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Cross-border payment systems key in Africa - Kganyago

May 05 2015 18:25

Cape Town – The development of regional cross-border payment systems will lay a solid foundation for facilitating trade and investment in Africa, South African Reserve Bank (Sarb) Governor Lesetja Kganyago said on Tuesday.

Kganyago said the SADC Integrated Regional Electronic Settlement System (Siress), launched in July 2013, is already having a significant impact on cross-border payments – 43% of intra-SADC payments were now taking place through Siress.

“By the last week of April this year, Siress had reached the R1trn settlement mark,” he said.

Cross-border payments within Africa are primarily still made through correspondent banking relationships with banking partners in the US and Europe, however, data shows that there has been a reduction in the number of these relationships. 

It is unclear if the drivers of the reduction relate to new financial crime regulations, an increase in cross-border money remittances or competition from transfer companies.  

“If the decline is the result of establishing efficient settlement systems across borders, then this is a welcome development. However, if it is flowing from the unintended consequences of changes in regulation, then it would be a matter of concern,” said Kganyago.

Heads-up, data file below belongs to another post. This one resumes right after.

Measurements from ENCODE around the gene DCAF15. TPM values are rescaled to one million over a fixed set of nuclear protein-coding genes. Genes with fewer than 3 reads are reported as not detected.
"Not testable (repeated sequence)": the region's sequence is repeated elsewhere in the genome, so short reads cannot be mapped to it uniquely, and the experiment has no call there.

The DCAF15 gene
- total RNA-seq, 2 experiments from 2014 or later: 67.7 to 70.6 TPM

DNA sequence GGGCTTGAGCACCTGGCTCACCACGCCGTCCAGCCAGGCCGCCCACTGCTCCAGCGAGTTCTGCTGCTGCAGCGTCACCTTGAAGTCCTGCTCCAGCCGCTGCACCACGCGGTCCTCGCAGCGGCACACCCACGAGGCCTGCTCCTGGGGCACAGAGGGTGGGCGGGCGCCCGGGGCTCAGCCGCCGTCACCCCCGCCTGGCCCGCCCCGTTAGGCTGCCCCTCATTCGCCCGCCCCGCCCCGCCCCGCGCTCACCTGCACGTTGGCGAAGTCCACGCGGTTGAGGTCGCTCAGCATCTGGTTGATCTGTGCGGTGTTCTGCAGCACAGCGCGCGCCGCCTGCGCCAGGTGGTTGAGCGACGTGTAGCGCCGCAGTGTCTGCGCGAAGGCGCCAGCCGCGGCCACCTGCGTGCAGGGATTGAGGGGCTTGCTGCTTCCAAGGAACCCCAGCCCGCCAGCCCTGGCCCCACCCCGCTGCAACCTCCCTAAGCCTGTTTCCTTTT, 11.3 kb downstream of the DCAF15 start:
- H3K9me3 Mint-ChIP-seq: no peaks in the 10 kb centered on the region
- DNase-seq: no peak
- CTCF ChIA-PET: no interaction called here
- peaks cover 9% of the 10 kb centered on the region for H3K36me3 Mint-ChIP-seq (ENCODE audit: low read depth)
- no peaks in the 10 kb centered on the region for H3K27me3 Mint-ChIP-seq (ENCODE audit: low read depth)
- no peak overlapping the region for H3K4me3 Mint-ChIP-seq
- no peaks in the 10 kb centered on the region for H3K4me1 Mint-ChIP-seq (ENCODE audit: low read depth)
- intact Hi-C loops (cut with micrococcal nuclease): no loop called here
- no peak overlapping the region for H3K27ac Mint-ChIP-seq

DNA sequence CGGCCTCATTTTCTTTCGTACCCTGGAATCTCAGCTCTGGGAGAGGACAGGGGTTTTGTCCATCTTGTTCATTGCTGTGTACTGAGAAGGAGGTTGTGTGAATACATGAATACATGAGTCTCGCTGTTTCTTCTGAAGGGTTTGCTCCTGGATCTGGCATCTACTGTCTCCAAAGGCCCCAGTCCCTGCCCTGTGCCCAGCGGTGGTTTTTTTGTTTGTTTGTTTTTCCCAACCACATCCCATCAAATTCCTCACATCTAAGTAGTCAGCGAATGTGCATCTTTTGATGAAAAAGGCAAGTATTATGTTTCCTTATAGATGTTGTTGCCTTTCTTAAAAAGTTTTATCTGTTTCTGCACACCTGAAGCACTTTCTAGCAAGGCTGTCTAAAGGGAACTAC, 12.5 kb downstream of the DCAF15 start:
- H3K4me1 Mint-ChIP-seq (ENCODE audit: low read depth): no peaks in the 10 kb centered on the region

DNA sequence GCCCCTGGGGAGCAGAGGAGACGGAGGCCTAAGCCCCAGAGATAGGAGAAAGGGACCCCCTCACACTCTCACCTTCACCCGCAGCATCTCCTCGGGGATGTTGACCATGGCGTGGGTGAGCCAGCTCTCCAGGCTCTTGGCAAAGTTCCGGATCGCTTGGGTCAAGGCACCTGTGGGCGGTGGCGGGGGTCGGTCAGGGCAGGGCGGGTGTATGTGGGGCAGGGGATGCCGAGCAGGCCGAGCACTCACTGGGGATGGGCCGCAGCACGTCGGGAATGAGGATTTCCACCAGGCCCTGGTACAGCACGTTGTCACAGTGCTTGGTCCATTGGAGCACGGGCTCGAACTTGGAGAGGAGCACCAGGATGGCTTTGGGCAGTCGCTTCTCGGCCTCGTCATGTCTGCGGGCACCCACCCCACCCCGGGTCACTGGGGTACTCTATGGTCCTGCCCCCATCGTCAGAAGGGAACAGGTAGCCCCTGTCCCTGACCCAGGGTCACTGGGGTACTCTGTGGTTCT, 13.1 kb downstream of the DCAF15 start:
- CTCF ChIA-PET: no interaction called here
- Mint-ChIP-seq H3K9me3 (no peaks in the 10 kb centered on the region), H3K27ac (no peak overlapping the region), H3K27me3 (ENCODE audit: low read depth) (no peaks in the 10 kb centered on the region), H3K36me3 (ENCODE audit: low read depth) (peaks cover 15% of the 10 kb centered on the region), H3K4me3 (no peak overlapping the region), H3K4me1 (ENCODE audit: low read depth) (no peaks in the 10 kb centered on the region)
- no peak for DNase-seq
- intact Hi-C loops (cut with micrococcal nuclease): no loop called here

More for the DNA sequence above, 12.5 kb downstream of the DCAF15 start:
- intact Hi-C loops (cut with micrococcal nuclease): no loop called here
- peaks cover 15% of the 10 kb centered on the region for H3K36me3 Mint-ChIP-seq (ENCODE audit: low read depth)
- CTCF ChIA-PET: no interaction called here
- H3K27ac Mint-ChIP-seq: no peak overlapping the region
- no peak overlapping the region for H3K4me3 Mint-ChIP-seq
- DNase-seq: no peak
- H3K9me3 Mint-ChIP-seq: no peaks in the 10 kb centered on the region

Attended by almost 450 delegates from more than 40 countries, the three-day conference has brought together policy-makers, industry leaders and the broader financial community from across the African continent.

Integration agenda

Against the background of new financial crime regulation, Kganyago said global banks may be apprehensive about high risks of uncertainty in facilitating transactions with unknown or non-vetted clients, especially those in emerging markets and developing economies.

“This raises the potential for fines and reputational risk for these banks, and, therefore, reduces the appetite for exposure to specific jurisdictions by banks participating in this environment.”

According to Kganyago small and medium sized business will suffer the most through the reduction in global correspondent activity.

“If you do not have efficient and affordable cross-border remittance systems, people will rely on informal means of sending money across borders. In this process, dirty money will also utilise those channels, thus in effect defeating the intention of curbing the financing of terrorism and money-laundering.”

In Southern Africa, the decline in correspondent banking could be directly attributed to the take-up of the Siress system, the Sarb governor said. “Siress could in future have an even more significant impact on correspondent banking activity within the SADC region.”

Examples of other regional solutions implemented in the payment systems environment since the year 2000 include the West African Monetary Zone (WAMZ), and the East Africa Payment Systems (EAPS) of the East African Community (EAC).

“The EAPS is a secure, effective and efficient funds transfer system that enhances efficiency and safety of payments and settlements within the region. It also facilitates cross-border transactions that are essential for boosting intra-regional trade among East African countries.”

Kganyago also stressed that the systems needed to “talk” to each other so that capital can flow.

“These regional initiatives are also paving the way for the achievement of the integration agenda of the whole continent.”

sarb  |  lesetja kganyago  |  banking


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